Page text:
Many in the establishment coalition harbor concerns that a democratically elected government will harm the prevailing system of a limited government, low taxes, and free markets. These achievements, accompanied by the rule of law in Hong Kong, have protected property rights, preserved economic freedom, and provided equal opportunities of all. They are responsible for Hong Kong’s postwar economic success and well worth defending. Even the large measure of civic freedoms enjoyed by the people today cannot be separated from these institutional and policy arrangements. Democracy, however, is a separate matter.


Beijing, as we know, has also long been uneasy about the democratic opposition. It has become incensed at their increasingly enthusiastic attempts to capitalize on political tragedies on the Mainland and the failures of the Hong Kong government to reap gains at the local ballot box. This has led Beijing to thwart the development of the opposition. The proportional representation rule was introduced in 1999 to replace the simple plurality rule in a bid to limit the dominance of the opposition in the legislature.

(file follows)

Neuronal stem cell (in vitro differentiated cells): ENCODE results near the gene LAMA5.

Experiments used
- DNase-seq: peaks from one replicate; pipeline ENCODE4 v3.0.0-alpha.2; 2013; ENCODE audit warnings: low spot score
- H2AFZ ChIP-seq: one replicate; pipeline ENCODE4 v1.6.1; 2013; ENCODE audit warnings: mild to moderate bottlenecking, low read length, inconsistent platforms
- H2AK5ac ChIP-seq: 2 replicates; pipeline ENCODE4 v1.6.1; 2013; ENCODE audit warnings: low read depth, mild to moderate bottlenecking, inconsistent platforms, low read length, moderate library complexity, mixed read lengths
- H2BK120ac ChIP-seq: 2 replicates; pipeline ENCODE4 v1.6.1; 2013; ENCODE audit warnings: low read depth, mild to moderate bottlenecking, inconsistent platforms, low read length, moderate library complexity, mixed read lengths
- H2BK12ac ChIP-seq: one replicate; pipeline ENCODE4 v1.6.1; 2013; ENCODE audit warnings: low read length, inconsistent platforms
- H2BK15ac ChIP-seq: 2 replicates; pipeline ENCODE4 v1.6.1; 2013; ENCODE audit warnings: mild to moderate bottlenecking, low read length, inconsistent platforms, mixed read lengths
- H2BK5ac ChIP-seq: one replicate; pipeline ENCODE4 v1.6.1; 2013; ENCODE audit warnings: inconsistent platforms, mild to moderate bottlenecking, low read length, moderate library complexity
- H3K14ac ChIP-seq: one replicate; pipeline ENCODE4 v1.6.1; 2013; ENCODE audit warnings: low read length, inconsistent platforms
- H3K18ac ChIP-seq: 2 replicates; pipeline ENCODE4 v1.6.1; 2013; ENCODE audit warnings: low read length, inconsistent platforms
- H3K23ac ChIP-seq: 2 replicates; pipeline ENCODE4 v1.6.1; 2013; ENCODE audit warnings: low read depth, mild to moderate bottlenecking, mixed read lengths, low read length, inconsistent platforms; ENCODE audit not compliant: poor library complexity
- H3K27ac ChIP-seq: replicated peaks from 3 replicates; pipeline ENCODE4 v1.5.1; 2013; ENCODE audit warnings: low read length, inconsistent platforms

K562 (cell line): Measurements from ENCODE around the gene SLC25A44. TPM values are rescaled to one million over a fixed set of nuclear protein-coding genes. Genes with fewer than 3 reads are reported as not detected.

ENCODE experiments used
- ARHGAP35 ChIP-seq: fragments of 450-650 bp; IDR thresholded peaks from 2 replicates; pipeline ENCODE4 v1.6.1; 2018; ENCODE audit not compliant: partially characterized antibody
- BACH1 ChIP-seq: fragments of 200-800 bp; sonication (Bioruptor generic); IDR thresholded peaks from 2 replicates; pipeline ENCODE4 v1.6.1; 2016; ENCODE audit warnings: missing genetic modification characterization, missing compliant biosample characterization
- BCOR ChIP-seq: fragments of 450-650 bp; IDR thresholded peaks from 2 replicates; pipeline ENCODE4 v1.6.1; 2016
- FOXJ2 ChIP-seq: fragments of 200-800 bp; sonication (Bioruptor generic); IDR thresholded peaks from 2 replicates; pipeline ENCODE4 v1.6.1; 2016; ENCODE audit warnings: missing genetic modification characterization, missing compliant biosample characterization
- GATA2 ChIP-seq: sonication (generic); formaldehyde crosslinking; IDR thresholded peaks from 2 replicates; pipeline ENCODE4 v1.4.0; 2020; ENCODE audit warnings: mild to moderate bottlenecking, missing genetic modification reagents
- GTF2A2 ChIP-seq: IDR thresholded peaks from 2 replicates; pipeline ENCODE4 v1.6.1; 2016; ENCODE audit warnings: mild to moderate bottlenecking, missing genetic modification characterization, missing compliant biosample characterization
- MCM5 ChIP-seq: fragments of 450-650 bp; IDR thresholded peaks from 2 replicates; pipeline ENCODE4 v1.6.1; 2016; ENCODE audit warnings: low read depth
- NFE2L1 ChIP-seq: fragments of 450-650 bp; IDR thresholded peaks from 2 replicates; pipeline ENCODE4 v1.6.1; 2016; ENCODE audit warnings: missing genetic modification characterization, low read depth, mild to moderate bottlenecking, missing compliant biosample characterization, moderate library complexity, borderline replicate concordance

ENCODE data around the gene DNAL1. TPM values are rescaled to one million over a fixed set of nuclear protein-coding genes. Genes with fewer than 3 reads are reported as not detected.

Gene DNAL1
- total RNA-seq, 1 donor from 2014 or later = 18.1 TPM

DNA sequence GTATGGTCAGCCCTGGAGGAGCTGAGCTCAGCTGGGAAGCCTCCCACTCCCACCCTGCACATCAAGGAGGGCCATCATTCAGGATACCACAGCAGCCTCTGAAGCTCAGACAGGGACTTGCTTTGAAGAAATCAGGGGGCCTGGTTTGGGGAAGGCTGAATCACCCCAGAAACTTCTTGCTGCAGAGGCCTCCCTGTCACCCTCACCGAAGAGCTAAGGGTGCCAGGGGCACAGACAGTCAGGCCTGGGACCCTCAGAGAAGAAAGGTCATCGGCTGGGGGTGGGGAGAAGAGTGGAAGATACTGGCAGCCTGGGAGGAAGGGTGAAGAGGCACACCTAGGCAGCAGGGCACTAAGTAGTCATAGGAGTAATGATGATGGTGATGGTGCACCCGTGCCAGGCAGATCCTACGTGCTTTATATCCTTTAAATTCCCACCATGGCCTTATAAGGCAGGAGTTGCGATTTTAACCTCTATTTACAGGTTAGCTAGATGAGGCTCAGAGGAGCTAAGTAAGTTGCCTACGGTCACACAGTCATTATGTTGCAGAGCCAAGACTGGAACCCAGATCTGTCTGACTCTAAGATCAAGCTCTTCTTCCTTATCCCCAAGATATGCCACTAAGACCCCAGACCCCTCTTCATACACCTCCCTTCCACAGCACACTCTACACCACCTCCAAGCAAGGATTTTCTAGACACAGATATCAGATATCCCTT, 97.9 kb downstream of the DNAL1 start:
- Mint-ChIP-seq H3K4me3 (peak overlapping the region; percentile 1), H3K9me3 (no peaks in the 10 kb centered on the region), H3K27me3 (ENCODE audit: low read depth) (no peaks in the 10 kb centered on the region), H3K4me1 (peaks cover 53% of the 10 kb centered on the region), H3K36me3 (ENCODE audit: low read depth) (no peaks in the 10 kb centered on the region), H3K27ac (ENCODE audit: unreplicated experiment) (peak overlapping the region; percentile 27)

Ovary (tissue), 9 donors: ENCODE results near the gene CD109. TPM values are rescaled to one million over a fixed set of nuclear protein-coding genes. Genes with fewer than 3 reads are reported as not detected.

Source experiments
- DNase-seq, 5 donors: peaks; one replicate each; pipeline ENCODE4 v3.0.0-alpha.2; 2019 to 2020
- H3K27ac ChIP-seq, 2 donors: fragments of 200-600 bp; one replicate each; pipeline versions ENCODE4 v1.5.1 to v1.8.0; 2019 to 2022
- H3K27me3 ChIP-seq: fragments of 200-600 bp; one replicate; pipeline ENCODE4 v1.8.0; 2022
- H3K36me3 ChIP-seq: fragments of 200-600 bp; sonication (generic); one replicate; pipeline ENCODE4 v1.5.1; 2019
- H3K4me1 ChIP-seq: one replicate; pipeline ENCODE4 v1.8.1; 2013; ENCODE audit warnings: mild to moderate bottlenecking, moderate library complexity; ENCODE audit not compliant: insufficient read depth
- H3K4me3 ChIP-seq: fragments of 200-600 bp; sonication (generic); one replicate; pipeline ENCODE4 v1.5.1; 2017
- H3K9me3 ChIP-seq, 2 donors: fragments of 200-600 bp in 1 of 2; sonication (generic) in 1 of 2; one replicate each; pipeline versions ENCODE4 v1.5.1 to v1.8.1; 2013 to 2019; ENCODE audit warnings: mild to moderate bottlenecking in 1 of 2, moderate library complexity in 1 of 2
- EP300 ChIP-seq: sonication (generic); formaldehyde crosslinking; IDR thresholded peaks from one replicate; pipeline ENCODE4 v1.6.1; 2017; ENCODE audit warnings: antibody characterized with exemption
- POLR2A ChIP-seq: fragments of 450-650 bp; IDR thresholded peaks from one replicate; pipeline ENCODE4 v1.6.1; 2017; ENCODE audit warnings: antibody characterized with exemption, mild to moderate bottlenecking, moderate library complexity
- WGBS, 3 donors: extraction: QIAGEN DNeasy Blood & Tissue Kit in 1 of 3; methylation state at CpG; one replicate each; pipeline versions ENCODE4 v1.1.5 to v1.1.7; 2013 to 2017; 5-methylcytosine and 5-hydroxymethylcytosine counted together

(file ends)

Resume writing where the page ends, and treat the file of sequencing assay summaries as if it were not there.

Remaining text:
The simple plurality rule had given an exaggerated advantage to the opposition, which was able to capture 18 out of 20 directly elected seats in the 1995 Legislative Council elections, even though the pro-establishment DAB Party obtained one-quarter of the popular vote.


A hastily designed proportional representation rule, however, became the catalyst for the emergence of radical minority interests as an organized political voice in the legislature. The growth of this political force was no doubt exacerbated by the increasing wealth disparity in Hong Kong due to rising property prices.